Can Competencies be Retrained? A Critical Appraisal of Cognitive Rehabilitation

  • Catherine A. Mateer
  • Alison Mary Weber
Part of the Springer Series in Neuropsychology book series (SSNEUROPSYCHOL)


Competency can refer to both basic underlying mental abilities and to the application of these abilities to particular tasks or activities. Neuropsychologists view as basic abilities such cognitive processes as attention, memory, executive function, receptive and expressive language, visuoperceptual skills, problem solving, reasoning, and judgment. Assessment of these areas is usually based on an individual’s performance on objective standardized measures or tests. Both these underlying cognitive functions and the ability to apply them are critical for successful, independent functioning and both need to be considered in evaluating the retraining of cognitive competency.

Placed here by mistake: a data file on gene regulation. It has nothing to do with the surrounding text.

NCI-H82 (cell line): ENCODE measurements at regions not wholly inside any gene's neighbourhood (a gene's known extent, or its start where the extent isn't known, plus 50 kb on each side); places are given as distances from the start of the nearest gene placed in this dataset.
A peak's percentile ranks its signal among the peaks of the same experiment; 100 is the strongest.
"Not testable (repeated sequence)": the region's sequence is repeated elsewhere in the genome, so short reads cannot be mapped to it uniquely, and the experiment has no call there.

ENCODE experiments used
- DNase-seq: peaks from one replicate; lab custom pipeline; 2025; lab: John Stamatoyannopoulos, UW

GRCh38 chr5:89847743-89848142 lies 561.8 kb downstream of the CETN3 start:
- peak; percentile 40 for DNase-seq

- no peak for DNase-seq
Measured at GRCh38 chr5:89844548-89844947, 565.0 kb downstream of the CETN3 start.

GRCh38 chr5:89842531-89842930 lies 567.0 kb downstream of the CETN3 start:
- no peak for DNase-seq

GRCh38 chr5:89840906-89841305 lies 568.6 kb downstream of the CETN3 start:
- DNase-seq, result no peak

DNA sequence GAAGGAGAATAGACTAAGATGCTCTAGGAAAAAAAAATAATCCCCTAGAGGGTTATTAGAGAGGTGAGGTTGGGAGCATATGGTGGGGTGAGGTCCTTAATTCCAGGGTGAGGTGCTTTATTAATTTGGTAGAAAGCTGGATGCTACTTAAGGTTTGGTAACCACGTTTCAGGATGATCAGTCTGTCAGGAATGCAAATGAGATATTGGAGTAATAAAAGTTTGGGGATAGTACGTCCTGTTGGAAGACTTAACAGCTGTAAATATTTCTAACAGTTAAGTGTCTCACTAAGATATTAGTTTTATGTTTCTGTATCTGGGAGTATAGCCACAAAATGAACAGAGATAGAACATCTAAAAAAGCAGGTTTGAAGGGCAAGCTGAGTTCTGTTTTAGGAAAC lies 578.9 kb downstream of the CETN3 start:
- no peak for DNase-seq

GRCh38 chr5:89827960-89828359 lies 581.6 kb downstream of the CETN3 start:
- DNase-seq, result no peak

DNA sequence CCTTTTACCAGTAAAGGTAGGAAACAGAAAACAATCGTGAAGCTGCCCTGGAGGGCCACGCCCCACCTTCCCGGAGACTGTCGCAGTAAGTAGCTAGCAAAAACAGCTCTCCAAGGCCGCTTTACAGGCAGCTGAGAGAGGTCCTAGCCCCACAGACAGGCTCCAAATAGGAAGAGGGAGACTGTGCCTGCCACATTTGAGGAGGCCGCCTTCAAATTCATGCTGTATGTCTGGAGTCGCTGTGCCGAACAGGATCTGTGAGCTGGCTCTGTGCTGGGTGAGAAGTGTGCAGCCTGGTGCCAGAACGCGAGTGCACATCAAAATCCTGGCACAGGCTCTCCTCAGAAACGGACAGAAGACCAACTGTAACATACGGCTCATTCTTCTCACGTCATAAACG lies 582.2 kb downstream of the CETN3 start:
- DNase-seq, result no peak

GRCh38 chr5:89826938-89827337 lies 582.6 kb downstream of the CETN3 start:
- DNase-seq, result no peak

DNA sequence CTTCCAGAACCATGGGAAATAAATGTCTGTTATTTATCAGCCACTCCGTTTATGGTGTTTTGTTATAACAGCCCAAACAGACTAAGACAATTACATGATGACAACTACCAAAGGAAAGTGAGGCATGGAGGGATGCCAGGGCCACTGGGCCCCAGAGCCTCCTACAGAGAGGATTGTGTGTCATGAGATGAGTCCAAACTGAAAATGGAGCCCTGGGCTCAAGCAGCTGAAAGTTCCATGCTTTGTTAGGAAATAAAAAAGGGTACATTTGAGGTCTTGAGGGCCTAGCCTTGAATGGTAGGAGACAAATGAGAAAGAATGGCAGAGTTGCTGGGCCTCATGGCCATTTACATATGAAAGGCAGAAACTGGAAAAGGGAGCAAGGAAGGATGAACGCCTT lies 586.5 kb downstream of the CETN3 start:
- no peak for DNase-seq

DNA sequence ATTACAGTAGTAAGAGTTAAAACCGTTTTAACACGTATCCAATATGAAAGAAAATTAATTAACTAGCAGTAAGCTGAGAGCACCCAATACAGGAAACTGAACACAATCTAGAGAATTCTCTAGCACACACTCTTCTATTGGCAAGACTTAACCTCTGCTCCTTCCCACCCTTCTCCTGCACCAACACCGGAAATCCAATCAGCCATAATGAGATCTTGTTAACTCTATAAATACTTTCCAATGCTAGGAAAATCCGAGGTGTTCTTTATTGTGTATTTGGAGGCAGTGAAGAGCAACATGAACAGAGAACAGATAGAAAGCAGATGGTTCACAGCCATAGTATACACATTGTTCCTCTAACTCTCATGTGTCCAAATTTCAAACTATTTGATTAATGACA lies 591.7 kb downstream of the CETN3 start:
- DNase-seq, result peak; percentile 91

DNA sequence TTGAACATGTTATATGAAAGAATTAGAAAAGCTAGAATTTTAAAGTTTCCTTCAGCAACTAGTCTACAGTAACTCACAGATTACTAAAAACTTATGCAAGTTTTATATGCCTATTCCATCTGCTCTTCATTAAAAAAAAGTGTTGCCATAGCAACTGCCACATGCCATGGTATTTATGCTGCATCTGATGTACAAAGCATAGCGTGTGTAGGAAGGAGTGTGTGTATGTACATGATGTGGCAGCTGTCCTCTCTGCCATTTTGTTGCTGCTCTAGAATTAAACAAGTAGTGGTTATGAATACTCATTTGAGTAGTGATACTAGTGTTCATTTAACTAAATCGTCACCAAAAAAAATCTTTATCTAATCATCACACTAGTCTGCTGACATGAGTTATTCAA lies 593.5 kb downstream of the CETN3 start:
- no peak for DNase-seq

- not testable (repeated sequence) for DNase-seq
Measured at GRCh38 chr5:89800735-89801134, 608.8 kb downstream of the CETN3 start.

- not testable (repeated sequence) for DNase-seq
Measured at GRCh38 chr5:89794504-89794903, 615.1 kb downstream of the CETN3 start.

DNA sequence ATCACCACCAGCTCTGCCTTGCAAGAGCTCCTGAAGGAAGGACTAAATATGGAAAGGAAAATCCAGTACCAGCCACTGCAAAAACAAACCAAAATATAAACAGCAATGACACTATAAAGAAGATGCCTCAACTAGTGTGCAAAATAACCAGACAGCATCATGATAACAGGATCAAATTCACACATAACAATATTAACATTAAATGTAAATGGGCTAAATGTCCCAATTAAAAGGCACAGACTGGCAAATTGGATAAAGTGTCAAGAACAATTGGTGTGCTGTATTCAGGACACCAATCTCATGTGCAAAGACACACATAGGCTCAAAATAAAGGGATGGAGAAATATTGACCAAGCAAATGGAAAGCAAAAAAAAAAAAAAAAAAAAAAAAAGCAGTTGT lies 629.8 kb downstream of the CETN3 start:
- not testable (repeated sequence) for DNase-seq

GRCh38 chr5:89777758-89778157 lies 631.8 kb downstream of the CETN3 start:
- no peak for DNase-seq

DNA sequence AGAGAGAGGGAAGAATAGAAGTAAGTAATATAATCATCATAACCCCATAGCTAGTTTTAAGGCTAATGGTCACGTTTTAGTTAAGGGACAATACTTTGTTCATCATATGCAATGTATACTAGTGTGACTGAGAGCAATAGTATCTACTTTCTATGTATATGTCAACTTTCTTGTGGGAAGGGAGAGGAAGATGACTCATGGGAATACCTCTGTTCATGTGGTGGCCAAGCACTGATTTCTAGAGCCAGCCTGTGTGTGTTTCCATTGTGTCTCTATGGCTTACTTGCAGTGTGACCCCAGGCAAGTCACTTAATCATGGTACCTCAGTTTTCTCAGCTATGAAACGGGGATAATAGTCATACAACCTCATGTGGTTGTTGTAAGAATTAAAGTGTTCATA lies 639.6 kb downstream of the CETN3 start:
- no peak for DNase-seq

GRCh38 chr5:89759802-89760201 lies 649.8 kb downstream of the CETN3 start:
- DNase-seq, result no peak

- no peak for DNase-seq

Traumatic Brain Injury Executive Function Prospective Memory Cognitive Training Training Task 
These keywords were added by machine and not by the authors. This process is experimental and the keywords may be updated as the learning algorithm improves.


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© Springer-Verlag New York Inc. 1991

Authors and Affiliations

  • Catherine A. Mateer
  • Alison Mary Weber

There are no affiliations available

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